Babylon allowed free enterprise within bounds. It protected the flourishing of free and fair markets. Scales were used to help prevent cheating on sacks of grain or precious metals. The Code outlined proper business relations and recompense and punishments for violations. Responsibility for one’s work was emphasized. A builder of a house that collapsed had to cover all damages. The manager of an irrigation dam that broke had to compensate all the farmers whose crops were damaged. Weights and measures were used for sales and cheating was punished. The economy involved slavery. Slaves were property of masters and forced to work, but their jobs could be any form of labor—from being a laborer in the fields to a literate scribe. Rules regarding slaves were complex because they could intermarry and share children and households with free people. However, their portion of household possessions went to their masters on their death, while the free spouse kept their portion and the children were free.
While the culture of Babylonia permeated everyone in society and was taught by parents to children in households and was reflected in the Code of Hammurabi. Temples were social institutions that performed the function of what we would today call the welfare state. Today we think of these temples simply religious, because of the deities and rituals associated with them. However, they were communes for care of the needy—widows, orphans, refugees, the sick, and the poor.
Temples often had large tracts of land that were farmed, producing food for residents and also sold in the neighboring cities for temple income. The farming was done by residents of the temples who could work and were trying to get independently established. Portions of the food were set aside “for the gods” and eventually, after a ceremony, got divided among the residents.
Temple residents also engaged in basket-weaving, silver-smithing, and other trades they learned in the temples. Their products were also sold in front of the temples. Residents could keep a portion of the proceeds and eventually, with adequate skills, move out of the temple into their own home. This “welfare-to-work” program provided an incentive for residents in a communal temple to eventually leave a life of dependence and pursue a happier life on their own.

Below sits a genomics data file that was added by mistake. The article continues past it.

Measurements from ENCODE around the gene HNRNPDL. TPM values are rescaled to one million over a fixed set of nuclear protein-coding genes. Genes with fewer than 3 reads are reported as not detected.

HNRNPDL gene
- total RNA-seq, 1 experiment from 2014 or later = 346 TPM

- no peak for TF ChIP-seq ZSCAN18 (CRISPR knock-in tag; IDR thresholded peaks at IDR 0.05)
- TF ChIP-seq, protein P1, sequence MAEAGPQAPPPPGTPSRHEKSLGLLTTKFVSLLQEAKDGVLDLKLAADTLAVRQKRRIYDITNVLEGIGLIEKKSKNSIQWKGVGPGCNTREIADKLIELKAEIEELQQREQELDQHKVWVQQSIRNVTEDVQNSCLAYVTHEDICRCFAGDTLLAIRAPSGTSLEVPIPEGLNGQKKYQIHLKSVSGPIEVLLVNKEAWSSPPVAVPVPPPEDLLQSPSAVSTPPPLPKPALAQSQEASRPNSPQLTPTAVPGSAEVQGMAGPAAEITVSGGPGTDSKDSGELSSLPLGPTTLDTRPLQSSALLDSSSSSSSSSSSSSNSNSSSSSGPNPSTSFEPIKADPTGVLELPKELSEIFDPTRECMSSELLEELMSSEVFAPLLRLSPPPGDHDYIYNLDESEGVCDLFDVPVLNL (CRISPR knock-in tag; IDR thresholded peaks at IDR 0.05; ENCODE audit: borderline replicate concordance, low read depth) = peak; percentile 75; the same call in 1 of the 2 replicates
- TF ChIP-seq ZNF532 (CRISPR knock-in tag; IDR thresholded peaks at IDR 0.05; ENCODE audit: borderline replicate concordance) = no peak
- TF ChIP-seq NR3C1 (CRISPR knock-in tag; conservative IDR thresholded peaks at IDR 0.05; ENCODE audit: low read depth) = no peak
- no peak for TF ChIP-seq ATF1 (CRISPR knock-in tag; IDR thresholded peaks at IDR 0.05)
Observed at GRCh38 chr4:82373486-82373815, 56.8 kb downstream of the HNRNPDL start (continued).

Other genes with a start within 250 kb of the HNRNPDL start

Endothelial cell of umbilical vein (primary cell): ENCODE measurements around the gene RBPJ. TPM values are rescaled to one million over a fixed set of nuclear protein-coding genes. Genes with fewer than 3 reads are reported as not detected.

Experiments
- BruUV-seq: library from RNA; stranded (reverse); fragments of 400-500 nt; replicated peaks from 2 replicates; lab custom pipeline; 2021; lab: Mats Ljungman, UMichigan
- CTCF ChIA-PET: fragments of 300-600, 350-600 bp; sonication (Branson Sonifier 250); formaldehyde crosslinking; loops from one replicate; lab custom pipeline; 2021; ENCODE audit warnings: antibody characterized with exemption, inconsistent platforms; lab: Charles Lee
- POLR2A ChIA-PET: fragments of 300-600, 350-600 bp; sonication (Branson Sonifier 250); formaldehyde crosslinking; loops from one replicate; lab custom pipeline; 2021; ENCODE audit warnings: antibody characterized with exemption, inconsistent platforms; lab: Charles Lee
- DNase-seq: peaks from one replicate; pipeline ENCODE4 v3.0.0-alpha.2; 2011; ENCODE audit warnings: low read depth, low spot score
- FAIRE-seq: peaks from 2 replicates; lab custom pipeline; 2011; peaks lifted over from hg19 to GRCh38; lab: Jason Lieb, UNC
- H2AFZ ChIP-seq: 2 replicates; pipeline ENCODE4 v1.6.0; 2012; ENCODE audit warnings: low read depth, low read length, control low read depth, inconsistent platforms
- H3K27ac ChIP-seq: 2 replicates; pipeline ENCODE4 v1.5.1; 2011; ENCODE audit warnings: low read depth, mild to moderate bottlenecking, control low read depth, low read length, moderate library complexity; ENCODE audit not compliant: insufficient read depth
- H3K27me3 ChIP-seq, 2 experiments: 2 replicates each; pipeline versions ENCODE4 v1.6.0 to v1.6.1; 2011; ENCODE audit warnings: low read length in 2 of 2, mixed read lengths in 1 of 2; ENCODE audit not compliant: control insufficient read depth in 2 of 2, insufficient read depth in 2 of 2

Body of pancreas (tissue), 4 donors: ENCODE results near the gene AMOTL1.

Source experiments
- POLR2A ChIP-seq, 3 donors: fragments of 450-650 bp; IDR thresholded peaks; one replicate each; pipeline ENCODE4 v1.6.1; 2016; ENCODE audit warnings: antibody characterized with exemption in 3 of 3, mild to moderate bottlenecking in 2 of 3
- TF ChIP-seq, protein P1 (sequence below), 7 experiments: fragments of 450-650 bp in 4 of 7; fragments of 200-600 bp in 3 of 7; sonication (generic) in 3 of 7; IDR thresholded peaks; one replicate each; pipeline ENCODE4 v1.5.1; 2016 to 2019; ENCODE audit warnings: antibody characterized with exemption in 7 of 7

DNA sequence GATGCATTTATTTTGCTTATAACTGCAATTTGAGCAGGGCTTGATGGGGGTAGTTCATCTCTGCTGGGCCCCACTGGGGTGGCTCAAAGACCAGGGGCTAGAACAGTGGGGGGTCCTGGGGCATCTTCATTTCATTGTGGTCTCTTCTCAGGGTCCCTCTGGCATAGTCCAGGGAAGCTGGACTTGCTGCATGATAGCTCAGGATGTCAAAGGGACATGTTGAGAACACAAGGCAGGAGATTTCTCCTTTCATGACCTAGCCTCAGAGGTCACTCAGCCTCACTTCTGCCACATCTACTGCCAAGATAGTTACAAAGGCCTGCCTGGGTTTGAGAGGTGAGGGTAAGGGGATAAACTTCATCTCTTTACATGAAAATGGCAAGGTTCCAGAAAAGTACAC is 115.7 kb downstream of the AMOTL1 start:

Temples might not be fully self-supporting, and Hammurabi gave them donations and encouraged local officials to do the same, especially on feast days where such responsibilities were emphasized.
The Weaknesses of Ancient Empires
While many Ancient Empires were highly successful in providing better lives for their people than hunter-gather societies. They were at the mercy of the character and skill of the ruler, who could either be a tyrant or a benevolent administrator. In The Politics, Aristotle, writing over a thousand years after Hammurabi, provided some of the best commentary on government that exists to this day.
Ancient people tried and experienced many kinds of rule: kings, tyrants, democracies, and mobs. Some systems lasted over time and others failed quickly. The reasons for success or failure had less to do with their structure than their implementation by leaders.
- Did people voluntary serve and proclaim a leader, or did they seize power by force?
- Did leaders serve the interest of all the people?
- Did they use the people to serve themselves and cronies?
- Were leaders skilled and competent for the job?
In the Ancient World, monarchy was the most common form of government, The difference between a king and tyrant, was that a king served at the pleasure of the people, and the people served the pleasure of a tyrant. The same could be said for leaders of democracies or other constitutional forms of government. When leaders, regardless of the form of government, use the government for themselves rather than their citizens, they sow seeds of revolution.
The seeds of revolution in monarchies are similar to other forms of government; subjects attack their sovereigns out of fear or contempt, or because they have been unjustly treated by them. And of injustice, the most common form is insult, another is confiscation of property. In other words, the leader(s) are a “hunter-gatherers” rather than guiding production of goods and services for all. Regardless of the form of government, the growth and happiness of populations is heavily determined by whether its cultural foundations are based on taking or on production.
Also, regardless of the form of government power, the happiness of populations is heavily impacted by the moral orientation of the leadership, and whether it was motivated by agape love for all people, or personal interests in power and wealth.
The force of government power, the force of the economic market, and the force of love in the culture are all important and interrelated factors in civilizational evolution. While some times in Ancient Babylon, life could be pretty good when the three cultural spheres were well integrated, the most enduring and successful society in the ancient world in the Roman Empire.